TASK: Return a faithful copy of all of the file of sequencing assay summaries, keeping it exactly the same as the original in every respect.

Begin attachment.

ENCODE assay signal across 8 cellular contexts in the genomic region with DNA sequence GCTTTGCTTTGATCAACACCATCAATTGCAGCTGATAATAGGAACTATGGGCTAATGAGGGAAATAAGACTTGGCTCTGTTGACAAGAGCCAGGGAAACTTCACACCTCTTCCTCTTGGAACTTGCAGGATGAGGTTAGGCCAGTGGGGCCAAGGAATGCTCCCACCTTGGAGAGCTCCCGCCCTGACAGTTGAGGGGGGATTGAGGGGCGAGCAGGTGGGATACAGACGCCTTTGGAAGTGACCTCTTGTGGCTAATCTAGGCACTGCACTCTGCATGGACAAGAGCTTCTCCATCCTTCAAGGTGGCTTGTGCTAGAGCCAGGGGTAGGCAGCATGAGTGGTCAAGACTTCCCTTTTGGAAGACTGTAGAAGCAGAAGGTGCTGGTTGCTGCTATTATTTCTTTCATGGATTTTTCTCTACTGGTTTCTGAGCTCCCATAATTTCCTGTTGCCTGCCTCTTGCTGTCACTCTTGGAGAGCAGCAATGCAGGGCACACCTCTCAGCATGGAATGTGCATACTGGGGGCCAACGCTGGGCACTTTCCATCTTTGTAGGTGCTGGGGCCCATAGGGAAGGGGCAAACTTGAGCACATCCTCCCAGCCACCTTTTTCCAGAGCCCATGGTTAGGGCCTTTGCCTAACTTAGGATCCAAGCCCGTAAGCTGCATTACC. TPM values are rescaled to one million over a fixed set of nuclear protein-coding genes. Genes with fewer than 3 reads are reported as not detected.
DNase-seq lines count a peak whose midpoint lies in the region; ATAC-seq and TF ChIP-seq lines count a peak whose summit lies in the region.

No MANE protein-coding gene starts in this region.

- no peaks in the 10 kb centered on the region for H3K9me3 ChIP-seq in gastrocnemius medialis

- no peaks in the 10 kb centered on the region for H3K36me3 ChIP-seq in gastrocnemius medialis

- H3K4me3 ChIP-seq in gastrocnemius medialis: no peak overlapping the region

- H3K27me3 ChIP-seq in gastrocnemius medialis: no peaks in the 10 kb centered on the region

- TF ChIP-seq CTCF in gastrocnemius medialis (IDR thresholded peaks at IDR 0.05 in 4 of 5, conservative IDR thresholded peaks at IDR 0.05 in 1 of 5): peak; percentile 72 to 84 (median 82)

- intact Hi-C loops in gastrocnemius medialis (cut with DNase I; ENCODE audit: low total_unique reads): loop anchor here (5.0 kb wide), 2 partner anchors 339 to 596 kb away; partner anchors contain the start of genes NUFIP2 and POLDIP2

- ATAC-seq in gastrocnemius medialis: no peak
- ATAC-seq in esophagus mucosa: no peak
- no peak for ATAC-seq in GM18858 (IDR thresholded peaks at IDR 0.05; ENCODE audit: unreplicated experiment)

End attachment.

ENCODE assay signal across 8 cellular contexts in the genomic region with DNA sequence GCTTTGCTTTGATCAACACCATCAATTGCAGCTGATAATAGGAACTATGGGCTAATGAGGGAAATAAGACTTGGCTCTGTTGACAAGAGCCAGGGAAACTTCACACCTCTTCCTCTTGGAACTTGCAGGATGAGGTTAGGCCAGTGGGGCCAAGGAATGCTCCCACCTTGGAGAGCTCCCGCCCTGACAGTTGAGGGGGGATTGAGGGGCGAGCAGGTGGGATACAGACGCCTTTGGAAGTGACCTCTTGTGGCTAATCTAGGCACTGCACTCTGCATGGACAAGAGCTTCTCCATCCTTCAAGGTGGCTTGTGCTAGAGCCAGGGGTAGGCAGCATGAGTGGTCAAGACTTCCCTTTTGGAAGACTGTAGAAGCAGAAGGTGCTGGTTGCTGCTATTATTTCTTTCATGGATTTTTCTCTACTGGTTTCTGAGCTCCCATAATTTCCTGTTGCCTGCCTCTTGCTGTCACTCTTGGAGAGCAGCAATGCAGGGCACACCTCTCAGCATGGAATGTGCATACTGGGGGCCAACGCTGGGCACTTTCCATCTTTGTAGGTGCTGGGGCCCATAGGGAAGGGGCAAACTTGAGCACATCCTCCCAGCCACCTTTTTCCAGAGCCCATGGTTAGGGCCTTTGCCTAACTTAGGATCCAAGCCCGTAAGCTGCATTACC. TPM values are rescaled to one million over a fixed set of nuclear protein-coding genes. Genes with fewer than 3 reads are reported as not detected.
DNase-seq lines count a peak whose midpoint lies in the region; ATAC-seq and TF ChIP-seq lines count a peak whose summit lies in the region.

No MANE protein-coding gene starts in this region.

- no peaks in the 10 kb centered on the region for H3K9me3 ChIP-seq in gastrocnemius medialis

- no peaks in the 10 kb centered on the region for H3K36me3 ChIP-seq in gastrocnemius medialis

- H3K4me3 ChIP-seq in gastrocnemius medialis: no peak overlapping the region

- H3K27me3 ChIP-seq in gastrocnemius medialis: no peaks in the 10 kb centered on the region

- TF ChIP-seq CTCF in gastrocnemius medialis (IDR thresholded peaks at IDR 0.05 in 4 of 5, conservative IDR thresholded peaks at IDR 0.05 in 1 of 5): peak; percentile 72 to 84 (median 82)

- intact Hi-C loops in gastrocnemius medialis (cut with DNase I; ENCODE audit: low total_unique reads): loop anchor here (5.0 kb wide), 2 partner anchors 339 to 596 kb away; partner anchors contain the start of genes NUFIP2 and POLDIP2

- ATAC-seq in gastrocnemius medialis: no peak
- ATAC-seq in esophagus mucosa: no peak
- no peak for ATAC-seq in GM18858 (IDR thresholded peaks at IDR 0.05; ENCODE audit: unreplicated experiment)